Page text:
Sound Check creates a sound preset by asking the listener to play music and then providing an ABC choice of different presentations. At the end you get to check what you’ve done before it’s saved.
Sound Zone is the same as Sony’s Adaptive Sound Control, automatically changing ANC and equalizer presets when entering or leaving geo-ringfenced locations, with the ability to create up to 20 of these Sound Zones. Updates can still take a while to download. I didn’t time how long the first update took, but it certainly wasn’t quick.
- Balance approach to music
- Less emphasis on bass frequencies
- Clear, detailed mid-range
At normal volume levels the Momentum 4 Wireless can sound a little reserved and within themselves, but as seems to be case with many wireless headphones, raising the volume opens them up. Once a volume level has been found, the Sennheisers sound poised and precise.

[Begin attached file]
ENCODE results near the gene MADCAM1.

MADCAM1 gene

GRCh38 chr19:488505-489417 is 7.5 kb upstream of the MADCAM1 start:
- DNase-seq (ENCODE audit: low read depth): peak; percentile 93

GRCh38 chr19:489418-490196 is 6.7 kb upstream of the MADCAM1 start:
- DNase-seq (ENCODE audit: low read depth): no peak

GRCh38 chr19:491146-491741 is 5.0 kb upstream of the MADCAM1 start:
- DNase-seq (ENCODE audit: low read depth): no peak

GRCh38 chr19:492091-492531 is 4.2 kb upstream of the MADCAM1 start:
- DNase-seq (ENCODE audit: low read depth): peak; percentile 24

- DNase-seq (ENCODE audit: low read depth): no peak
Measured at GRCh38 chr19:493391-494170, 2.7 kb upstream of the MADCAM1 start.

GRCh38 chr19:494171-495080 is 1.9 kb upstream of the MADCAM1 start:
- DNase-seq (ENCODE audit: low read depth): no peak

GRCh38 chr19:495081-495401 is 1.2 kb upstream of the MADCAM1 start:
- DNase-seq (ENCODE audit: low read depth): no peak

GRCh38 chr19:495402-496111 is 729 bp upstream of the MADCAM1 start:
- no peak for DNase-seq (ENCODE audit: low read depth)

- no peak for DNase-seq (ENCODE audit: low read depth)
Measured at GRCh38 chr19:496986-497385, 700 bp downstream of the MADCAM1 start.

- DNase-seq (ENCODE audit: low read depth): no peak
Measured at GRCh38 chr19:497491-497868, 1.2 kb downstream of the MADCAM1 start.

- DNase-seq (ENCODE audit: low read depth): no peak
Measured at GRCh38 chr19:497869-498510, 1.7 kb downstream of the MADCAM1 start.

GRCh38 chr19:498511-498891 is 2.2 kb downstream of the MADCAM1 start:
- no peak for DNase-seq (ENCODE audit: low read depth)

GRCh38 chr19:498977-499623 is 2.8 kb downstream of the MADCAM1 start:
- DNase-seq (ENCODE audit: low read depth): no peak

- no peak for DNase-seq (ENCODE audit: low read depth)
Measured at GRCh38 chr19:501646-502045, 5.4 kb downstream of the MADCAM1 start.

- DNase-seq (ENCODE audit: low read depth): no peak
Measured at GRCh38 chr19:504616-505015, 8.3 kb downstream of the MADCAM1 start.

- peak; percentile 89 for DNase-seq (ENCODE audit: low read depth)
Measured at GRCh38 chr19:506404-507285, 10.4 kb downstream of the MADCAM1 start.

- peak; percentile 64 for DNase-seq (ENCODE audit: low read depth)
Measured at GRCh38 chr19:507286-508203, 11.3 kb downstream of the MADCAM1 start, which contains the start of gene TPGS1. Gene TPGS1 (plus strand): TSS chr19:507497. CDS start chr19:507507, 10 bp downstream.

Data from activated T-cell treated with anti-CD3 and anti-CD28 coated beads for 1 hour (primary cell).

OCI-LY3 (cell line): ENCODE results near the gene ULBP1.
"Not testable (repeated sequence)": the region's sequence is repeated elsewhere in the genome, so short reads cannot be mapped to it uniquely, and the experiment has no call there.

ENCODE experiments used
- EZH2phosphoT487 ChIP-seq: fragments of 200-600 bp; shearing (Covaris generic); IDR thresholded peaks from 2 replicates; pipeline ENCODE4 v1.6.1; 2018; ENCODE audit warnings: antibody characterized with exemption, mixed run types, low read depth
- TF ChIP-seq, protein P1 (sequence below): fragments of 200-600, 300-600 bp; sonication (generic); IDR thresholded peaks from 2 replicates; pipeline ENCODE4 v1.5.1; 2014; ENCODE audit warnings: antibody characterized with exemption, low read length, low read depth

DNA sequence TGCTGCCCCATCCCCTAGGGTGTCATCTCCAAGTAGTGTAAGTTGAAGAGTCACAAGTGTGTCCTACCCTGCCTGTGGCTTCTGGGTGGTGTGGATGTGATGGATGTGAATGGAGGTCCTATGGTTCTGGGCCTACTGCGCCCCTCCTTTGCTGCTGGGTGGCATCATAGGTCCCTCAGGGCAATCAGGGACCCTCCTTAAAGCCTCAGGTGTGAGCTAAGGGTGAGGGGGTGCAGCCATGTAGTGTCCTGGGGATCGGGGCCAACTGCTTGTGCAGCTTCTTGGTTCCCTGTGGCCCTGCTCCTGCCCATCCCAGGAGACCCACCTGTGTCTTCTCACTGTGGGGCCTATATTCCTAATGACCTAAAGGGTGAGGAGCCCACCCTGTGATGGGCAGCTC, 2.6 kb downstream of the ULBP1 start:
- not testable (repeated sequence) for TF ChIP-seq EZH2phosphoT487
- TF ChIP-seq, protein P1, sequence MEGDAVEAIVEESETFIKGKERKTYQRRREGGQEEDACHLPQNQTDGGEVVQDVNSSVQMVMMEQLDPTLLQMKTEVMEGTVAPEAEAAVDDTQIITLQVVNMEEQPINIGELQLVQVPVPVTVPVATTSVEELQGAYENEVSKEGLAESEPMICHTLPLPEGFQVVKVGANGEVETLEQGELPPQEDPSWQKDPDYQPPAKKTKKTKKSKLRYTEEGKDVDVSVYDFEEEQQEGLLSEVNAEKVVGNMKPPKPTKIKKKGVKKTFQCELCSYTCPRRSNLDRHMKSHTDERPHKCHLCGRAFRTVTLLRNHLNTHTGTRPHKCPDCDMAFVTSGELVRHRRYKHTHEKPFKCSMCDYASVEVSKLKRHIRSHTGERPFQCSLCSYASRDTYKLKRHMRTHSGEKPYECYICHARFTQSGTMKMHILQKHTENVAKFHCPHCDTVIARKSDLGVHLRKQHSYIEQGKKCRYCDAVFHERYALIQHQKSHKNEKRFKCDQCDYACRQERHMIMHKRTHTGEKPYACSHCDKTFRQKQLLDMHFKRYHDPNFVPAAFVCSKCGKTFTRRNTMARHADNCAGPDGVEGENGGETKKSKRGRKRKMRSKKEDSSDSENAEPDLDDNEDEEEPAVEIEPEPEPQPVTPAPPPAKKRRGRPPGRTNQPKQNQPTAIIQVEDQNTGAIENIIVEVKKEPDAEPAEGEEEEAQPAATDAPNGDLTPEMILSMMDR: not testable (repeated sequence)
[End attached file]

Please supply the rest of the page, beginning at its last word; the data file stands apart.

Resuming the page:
As a point of comparison, they don’t have the richness of the WH-1000XM4 or WH-1000XM5 models, and their bass performance is more measured rather than punchy. There’s Bass Boost in the Smart Control app, which adds a little more punch and presence to the low-end frequencies, but the 42mm transducer used by these headphones isn’t tuned for a big bass performance. Reading our Momentum Wireless 3 review, those headphones seemed a tad more aggressive in this area.
What the Momentum 4 Wireless are tuned for is to furnish music with high levels of clarity and detail, adopting a neutral tone and expansive soundstage that’s slightly bigger and wider than the WH-1000XM4. The level of detail these headphones deliver is extensive from a broad sense to a more minute one, the cymbal crashes in Miles Davis’ So What (Tidal Master) are conveyed with impressive subtlety, the trumpets expressive in tone, the headphones producing a pleasant, cordial sound that’s easy on the ears.
The Sennheisers aren’t headphones that overplay their hand or seek to be eye (or ear) catching. They’re simply happy to relay all the detail they find to the listener’s ears without colouring the sound, taking on a more even-handed approach to presenting music.